They are one and the same. If we are going to say sex ed is comprehensive, it has to include a discussion about tools for identifying TDV and the resources available if someone is experiencing it. The same applies to TDV prevention. Teen dating violence prevention has to include communication skills about sex and ways to identify our sexual relationships as healthy or unhealthy. Both should be based on providing a safe place where teens can start recognizing their rights and expectations in all realms of relationships. If the sex ed lesson involves learning how to use different forms of protection, then it should also include skills on how to have the conversation about what type of protection dating partners prefer and why. We should also make clear that when a partner is coercing someone’s decisions about contraception, pregnancy, and STI testing, that is in fact a form of abuse called reproductive coercion. We can all help students learn that consent and choice exist beyond sex in a relationship, and that the skills they learn to set healthy boundaries around sex can be applied to every other aspect of a healthy relationship. If we can talk to every student about healthy and abusive relationships, then the student who is experiencing teen dating violence (now or in the future) will have access to the information they need, and will know they have a safe professional to talk to about it.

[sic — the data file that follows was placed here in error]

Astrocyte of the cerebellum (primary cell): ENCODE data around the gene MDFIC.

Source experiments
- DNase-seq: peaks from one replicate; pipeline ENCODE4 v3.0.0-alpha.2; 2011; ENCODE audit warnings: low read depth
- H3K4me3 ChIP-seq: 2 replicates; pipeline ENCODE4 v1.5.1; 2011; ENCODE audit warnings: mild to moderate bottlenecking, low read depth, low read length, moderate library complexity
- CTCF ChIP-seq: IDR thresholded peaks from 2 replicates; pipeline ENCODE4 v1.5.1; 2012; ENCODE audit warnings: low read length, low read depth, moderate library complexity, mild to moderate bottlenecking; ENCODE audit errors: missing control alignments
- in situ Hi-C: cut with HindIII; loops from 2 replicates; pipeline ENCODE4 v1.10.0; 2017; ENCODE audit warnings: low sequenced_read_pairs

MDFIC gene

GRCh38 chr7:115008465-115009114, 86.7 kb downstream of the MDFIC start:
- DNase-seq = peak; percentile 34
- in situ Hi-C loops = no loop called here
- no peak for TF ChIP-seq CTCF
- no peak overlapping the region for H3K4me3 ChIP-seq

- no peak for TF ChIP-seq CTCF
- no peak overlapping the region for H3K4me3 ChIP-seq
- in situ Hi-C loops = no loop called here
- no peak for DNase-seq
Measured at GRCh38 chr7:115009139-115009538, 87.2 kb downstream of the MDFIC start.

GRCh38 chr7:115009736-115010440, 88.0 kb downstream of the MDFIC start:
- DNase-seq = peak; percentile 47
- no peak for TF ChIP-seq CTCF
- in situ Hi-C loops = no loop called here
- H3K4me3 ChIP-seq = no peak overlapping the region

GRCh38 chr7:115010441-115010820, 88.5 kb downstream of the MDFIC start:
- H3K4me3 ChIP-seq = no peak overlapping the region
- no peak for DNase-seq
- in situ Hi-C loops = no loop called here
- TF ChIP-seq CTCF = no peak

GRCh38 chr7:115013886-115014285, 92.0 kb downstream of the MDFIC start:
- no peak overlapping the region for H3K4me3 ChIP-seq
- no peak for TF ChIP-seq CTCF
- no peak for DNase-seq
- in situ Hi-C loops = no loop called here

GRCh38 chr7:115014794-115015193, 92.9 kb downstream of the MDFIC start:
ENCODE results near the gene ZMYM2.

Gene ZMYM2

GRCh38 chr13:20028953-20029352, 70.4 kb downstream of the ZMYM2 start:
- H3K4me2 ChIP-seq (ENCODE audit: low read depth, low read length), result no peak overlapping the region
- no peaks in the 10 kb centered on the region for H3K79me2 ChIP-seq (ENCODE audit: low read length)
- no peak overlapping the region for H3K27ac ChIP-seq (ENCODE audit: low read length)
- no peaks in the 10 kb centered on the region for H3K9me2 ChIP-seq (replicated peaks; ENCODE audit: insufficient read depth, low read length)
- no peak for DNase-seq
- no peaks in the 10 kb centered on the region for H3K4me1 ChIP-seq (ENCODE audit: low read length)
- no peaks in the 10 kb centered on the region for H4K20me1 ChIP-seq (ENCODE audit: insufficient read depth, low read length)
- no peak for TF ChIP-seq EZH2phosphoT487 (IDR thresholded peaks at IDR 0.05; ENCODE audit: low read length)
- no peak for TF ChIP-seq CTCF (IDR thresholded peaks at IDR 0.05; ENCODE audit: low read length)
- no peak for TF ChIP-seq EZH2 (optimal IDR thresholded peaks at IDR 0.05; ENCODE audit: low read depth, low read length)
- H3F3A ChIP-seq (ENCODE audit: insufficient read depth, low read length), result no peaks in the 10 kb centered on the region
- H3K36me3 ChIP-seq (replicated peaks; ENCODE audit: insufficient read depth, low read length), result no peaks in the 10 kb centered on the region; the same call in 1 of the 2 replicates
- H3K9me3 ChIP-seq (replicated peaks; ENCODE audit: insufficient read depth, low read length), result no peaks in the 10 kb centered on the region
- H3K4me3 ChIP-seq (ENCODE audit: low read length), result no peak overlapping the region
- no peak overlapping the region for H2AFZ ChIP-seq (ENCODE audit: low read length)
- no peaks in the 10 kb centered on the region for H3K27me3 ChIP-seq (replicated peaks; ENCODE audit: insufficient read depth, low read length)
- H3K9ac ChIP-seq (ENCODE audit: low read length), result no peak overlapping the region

5) What role do you think trusted adults play in the prevention of or response to teen dating violence?